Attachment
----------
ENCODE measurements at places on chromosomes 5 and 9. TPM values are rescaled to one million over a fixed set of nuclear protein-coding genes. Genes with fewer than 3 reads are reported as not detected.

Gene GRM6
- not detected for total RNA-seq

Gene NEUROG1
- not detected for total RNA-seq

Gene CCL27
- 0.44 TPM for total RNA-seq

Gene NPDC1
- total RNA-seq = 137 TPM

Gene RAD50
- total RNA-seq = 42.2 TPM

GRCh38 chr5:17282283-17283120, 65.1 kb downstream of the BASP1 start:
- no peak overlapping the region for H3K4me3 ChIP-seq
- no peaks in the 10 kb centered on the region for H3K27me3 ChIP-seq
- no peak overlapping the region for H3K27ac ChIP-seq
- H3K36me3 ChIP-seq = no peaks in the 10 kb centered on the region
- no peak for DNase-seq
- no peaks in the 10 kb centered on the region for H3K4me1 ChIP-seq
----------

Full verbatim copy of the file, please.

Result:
ENCODE measurements at places on chromosomes 5 and 9. TPM values are rescaled to one million over a fixed set of nuclear protein-coding genes. Genes with fewer than 3 reads are reported as not detected.

Gene GRM6
- not detected for total RNA-seq

Gene NEUROG1
- not detected for total RNA-seq

Gene CCL27
- 0.44 TPM for total RNA-seq

Gene NPDC1
- total RNA-seq = 137 TPM

Gene RAD50
- total RNA-seq = 42.2 TPM

GRCh38 chr5:17282283-17283120, 65.1 kb downstream of the BASP1 start:
- no peak overlapping the region for H3K4me3 ChIP-seq
- no peaks in the 10 kb centered on the region for H3K27me3 ChIP-seq
- no peak overlapping the region for H3K27ac ChIP-seq
- H3K36me3 ChIP-seq = no peaks in the 10 kb centered on the region
- no peak for DNase-seq
- no peaks in the 10 kb centered on the region for H3K4me1 ChIP-seq